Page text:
Cambridge University Press 2006 This book is in copyright. Subject to statutory exception and to the provisions of relevant collective licensing agreements, no reproduction of any part may take place without the written permission of Cambridge University Press. First published 2006 Printed in the United States of America Book layout services: Page Designs International
TableofContents 1 2 3 4 Introduction? 1 Activation of prior knowledge for improved listening comprehension? 2 Systematic presentation of listening for main ideas, listening for details, and listening and making inferences? 5 Stimulating integration of real-world cultural information for students to know and share? 7 Presentation of extensive listening tasks leading to personalized speaking? 9 References and Further Reading 11 Introduction Two themes will wind through this discussion. The first is the necessity of supporting students’ learning.
Listening in another language is a hard job, but we can make it easier by applying what we know about activating prior knowledge, helping students organize their learning by thinking about their purposes for listening, and if speaking is also a goal of the classroom, using well-structured speaking tasks informed by research. Another theme will be motivation. Because listening is so challenging, teachers need to think carefully about making our activities successful and our content interesting. Both themes are united by a focus on the students.
We need to capitalize on the knowledge and interests they already possess. Then we need to help them apply that knowledge and those interests so they can become effective listeners. 1 1 Activationofpriorknowledgefor improvedlisteningcomprehension One very important idea for teaching listening is that listening courses must make use of students’ prior knowledge in order to improve listening comprehension. To make this idea clear, this section introduces several concepts from the cognitive view of language learning, including schema, scripts, and topdown/bottom-up processing.
This section also considers the similarities and differences between listening and reading, and then looks specifically at why the activation of prior knowledge is perhaps even more important in listening than in reading comprehension. Finally, there is a concrete example of activating prior knowledge in listening materials. We have known at least since the 1930s that people’s prior knowledge has an effect on their cognition. Prior knowledge is organized in schemata (the plural form of schema): abstract, generalized mental representations of our experience that are available to help us understand new experiences.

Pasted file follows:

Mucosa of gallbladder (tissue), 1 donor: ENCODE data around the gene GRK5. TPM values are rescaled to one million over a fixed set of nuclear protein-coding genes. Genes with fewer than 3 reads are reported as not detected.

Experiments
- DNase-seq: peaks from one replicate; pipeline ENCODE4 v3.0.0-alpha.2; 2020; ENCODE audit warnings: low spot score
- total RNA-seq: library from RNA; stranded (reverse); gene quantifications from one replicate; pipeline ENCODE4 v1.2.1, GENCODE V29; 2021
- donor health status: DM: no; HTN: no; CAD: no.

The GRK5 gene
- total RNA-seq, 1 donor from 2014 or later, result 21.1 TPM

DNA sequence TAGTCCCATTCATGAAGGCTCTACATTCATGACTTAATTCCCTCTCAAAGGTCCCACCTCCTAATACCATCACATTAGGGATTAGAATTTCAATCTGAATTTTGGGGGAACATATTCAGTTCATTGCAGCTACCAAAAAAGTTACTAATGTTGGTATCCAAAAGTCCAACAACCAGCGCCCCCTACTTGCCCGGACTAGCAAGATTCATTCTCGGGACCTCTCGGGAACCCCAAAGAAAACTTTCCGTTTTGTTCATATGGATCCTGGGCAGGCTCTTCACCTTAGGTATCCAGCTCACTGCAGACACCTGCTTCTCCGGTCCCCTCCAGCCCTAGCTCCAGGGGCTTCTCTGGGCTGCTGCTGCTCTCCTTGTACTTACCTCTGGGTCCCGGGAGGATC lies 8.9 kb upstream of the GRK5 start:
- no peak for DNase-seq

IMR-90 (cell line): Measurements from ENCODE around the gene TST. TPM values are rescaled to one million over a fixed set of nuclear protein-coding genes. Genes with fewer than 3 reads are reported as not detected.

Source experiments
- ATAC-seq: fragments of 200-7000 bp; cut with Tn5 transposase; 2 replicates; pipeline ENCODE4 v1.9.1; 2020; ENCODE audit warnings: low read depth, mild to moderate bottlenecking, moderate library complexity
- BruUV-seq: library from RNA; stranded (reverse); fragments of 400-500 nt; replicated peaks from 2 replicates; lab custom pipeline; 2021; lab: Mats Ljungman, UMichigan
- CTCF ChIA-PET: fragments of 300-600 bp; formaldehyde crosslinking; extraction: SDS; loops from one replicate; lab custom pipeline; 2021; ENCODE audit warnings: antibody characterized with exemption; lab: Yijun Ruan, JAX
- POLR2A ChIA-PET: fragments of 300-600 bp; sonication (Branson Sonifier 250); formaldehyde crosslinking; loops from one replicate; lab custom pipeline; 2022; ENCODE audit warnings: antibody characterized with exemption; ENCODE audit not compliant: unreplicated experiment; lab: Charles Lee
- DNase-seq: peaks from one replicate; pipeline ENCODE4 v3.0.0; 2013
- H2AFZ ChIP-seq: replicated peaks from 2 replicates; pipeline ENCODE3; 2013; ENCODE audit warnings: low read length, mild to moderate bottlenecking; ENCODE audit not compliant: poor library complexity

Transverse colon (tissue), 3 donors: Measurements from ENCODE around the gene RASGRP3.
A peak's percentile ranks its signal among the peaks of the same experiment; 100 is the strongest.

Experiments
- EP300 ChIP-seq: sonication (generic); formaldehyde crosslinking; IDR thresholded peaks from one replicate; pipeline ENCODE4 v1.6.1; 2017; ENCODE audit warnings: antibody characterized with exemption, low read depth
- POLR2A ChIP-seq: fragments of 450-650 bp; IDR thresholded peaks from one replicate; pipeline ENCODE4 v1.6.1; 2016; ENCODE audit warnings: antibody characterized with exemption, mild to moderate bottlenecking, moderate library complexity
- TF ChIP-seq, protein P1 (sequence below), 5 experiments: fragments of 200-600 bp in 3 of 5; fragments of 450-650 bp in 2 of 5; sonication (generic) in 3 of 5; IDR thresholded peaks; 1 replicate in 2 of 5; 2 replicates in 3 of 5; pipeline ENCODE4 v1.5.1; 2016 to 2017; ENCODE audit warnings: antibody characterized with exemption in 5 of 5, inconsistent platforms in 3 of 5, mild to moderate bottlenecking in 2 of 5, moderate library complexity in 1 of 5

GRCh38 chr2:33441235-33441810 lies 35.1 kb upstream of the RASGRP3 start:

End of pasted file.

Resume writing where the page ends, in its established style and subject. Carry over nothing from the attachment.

Another way to look at this phenomenon is the idea of scripts. For example, everyone who has been to a restaurant knows that there is a predictable sequence of questions involved in ordering a meal. In the United States these have to do with whether you want soup or salad, the kind of dressing on the salad, choice of side dishes, etc. Even if you do not hear a question, perhaps because the restaurant is too noisy, you can guess from your place in the script what the server is probably asking.
Unfortunately, this script does not transfer perfectly from country to country because the routine is slightly different in each place. However, when traveling in another country, and eating in a restaurant, you can make certain assumptions about the kinds of questions that will be asked. If food has been ordered but drinks have not, and the server asks another question, you might fairly predict that the question is about the choice of drinks, based on your prior knowledge of what happens in restaurants. Indeed, successful language earners often can be separated from unsuccessful language learners by their ability to contextualize their guesses and use their prior knowledge in this way. The idea of prior knowledge is one part of the cognitive model of language processing. That model says that when people listen or read, we process the information we hear both top-down and bottom-up. Top-down means using our prior knowledge and experiences; we know certain things about certain topics and situations and use that information to understand.
Bottom-up processing means using the information we have about sounds, word meanings, and discourse markers like first, then and after that to assemble our understanding of what we read or hear one step at a time. 2 Teaching Listening I like to use as an example of the two kinds of processing my experience buying postcards at an Austrian museum. I speak no German. Having calculated that the postcards would cost sixteen schillings, I walked up to the counter and gave the clerk a twenty-schilling note. She opened the cash register, looked in it, and said something in German.